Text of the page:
Obama: Terrorists will not defeat Indian democracy
US president-elect Barack Obama late Friday declared that India's "great democracy" and the global coalition against terrorism would stand united in the face of massive terrorist attacks in India's commercial capital Mumbai, dpa reported.
"These terrorists who targeted innocent civilians will not defeat India's great democracy, nor shake the will of a global coalition to defeat them," Obama said in a statement.
Non-governmental estimates have put the death toll between 140-160 since terrorists attacked at least nine different sites simultaneously late Wednesday night in Mumbai. Indian police commandos continued to battle terrorists in at least one hotel, and have killed or captured a number of other suspects.
In other reactions in the US, CNN reported that the US federal police, the FBI, has opened a case on the attacks and was preparing a team to fly to Mumbai to help with the investigation if the Indian government approves.
Pakistan's ambassador to the United States, Husain Haqqani, suggested in a CNN interview that the attacks were the work of the al-Qaeda terrorist network, given the signature of simultaneous, multiple attacks.
"It would not be appropriate for me to say al-Qaeda. But it was ... definitely someone related to ... or inspired by al- Qaeda," he said.
Haqqani echoed Pakistani government officials' earlier denials that their country was in anyway officially involved in the attacks - a suggestion that Indian officials have made.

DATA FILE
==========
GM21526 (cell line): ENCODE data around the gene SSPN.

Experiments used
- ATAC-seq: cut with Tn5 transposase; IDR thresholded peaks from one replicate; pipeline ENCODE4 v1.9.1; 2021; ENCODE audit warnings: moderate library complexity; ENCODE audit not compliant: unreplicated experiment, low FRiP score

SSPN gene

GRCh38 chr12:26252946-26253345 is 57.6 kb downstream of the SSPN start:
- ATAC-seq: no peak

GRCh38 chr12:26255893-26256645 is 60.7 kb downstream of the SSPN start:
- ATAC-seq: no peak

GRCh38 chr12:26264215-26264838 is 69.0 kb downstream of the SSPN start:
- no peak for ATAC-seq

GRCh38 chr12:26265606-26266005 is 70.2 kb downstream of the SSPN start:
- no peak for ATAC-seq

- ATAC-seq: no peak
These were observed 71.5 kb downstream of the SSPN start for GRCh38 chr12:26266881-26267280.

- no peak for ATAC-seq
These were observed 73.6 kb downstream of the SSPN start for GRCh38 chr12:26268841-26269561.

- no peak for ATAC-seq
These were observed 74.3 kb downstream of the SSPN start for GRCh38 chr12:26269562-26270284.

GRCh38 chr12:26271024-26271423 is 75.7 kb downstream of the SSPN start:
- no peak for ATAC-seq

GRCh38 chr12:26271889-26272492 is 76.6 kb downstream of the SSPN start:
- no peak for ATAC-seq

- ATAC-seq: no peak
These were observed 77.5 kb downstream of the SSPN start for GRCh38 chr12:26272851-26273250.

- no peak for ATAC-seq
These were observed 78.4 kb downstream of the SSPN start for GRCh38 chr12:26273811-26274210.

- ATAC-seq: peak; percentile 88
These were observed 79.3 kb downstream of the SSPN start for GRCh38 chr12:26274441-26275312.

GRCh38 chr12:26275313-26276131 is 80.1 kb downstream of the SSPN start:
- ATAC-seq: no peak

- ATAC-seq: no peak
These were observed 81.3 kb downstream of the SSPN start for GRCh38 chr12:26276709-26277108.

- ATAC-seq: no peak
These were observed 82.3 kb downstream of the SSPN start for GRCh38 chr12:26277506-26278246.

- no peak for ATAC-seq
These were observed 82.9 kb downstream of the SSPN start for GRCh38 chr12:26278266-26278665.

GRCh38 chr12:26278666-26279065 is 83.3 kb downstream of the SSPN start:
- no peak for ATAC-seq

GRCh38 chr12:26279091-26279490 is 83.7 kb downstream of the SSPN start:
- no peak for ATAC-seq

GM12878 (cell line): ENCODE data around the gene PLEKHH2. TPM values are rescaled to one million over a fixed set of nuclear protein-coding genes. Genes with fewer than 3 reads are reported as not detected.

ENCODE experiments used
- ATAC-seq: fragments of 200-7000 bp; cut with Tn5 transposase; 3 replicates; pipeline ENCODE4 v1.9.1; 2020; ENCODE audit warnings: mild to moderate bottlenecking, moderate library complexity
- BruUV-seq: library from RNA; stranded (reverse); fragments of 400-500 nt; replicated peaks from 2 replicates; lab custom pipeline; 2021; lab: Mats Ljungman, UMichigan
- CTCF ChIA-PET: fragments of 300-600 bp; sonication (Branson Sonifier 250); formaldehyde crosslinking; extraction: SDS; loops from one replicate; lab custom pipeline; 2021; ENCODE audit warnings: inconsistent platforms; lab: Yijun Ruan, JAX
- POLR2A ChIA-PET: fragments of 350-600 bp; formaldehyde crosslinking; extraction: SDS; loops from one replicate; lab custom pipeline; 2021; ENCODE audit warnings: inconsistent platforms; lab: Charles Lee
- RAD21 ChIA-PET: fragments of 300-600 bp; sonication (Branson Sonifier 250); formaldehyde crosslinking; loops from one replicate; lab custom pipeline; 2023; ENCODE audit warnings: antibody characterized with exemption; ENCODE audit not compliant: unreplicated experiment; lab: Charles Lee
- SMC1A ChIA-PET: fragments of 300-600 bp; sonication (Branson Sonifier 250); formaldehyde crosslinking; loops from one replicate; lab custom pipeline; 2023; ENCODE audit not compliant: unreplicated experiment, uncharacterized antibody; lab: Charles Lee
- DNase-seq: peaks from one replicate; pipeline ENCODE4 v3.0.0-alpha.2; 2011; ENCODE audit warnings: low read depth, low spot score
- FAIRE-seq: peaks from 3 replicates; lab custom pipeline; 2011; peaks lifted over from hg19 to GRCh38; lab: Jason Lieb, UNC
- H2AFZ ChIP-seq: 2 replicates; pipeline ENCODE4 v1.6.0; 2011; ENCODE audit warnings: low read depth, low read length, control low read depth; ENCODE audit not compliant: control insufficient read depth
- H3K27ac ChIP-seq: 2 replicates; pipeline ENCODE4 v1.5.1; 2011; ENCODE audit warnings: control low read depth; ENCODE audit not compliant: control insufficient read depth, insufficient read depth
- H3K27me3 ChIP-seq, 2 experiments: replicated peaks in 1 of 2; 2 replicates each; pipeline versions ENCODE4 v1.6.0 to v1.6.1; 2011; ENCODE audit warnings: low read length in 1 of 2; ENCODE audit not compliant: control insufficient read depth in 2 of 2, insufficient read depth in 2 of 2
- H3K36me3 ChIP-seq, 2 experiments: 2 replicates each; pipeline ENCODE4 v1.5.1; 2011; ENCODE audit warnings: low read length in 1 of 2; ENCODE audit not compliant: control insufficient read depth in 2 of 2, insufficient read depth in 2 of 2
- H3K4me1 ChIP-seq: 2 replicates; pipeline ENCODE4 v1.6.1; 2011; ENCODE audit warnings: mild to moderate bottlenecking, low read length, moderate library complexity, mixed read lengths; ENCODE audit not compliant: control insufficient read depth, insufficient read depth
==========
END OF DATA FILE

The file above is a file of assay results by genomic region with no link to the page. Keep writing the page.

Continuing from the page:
The United States, especially Obama's incoming government, was counting on the success of the recent peace process between India and Pakistan to make Pakistan divert its attention from Kashmir, where it has supported Islamist separatists, to the fight against Taliban and al-Qaeda fighters launching cross-border attacks on international forces in Afghanistan.
But the lethal attacks in Mumbai and the following deficit in trust between India and Pakistan could hamper such efforts to increase regional cooperation to beat the terrorists.
Obama, who will be inaugurated January 20, has been kept abreast of the situation by US Secretary of State Condoleezza Rice.
"The United States must stand with India and all nations and people who are committed to destroying terrorist networks, and defeating their hate-filled ideology," Obama said.
He and future first lady Michelle Obama also expressed condolences to American citizens who lost their lives in the "outrageous" attacks.
The American dead include a father and daughter - Alan Scherr, 58, and his daughter Naomi, 13 - and a rabbi and his wife who held dual US-Israel citizenship.